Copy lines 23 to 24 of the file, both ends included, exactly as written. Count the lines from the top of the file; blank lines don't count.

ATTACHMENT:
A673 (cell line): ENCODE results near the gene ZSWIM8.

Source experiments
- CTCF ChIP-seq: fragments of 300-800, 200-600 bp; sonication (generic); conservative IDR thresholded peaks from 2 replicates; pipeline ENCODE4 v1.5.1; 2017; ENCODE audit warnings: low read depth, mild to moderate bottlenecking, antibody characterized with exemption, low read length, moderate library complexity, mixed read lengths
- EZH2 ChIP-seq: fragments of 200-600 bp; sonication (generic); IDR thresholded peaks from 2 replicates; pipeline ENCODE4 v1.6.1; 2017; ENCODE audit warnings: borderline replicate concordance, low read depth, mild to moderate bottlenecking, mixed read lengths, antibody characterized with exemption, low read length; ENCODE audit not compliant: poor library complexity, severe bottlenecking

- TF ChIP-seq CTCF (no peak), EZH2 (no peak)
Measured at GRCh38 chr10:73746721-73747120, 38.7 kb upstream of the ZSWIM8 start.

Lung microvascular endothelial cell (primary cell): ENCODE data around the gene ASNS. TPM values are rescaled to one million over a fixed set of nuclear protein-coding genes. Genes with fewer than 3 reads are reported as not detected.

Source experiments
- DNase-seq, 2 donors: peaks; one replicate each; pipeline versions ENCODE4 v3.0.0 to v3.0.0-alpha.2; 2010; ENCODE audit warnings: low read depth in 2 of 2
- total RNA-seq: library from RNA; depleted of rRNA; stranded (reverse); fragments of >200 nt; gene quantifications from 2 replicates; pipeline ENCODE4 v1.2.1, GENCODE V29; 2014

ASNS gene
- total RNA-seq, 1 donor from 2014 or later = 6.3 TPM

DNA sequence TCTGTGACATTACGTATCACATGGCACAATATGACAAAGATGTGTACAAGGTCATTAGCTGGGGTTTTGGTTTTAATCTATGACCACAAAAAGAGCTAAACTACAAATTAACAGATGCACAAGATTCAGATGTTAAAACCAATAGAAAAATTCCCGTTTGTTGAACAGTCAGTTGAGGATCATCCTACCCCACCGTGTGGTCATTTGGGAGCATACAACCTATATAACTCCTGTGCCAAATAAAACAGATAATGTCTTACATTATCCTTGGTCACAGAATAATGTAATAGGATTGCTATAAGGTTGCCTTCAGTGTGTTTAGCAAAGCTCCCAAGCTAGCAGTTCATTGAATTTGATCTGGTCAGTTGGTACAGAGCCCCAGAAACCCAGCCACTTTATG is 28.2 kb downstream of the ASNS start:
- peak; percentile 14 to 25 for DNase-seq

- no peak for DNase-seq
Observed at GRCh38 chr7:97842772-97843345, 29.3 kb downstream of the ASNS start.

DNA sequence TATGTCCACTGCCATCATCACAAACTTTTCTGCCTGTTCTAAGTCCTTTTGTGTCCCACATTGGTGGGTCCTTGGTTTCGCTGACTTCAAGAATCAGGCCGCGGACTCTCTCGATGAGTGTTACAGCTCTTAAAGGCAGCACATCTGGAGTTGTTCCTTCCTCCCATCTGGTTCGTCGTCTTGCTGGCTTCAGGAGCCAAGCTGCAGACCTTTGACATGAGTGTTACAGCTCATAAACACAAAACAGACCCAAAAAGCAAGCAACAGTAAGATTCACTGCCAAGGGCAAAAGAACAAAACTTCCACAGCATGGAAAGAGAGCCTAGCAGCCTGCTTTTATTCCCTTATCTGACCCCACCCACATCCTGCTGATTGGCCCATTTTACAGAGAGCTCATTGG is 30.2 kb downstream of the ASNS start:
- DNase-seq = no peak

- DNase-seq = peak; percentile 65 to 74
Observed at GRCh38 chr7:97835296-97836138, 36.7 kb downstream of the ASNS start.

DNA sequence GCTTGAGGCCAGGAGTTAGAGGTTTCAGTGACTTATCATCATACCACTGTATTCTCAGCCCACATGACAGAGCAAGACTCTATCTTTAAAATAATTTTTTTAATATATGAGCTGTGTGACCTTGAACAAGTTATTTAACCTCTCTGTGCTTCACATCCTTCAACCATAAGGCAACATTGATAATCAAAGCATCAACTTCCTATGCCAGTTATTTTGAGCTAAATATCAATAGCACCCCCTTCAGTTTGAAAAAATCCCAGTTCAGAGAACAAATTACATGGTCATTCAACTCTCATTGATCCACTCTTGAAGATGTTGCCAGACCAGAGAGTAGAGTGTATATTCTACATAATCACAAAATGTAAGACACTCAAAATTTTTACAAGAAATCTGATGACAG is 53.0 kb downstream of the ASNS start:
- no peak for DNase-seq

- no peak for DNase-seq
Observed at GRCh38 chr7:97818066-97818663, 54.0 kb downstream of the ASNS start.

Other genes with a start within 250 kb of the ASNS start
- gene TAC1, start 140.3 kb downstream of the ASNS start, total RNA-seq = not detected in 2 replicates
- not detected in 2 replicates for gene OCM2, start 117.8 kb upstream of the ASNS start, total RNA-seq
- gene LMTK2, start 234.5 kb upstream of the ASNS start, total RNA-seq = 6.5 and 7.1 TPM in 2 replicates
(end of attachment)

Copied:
- no peak for DNase-seq
Observed at GRCh38 chr7:97818066-97818663, 54.0 kb downstream of the ASNS start.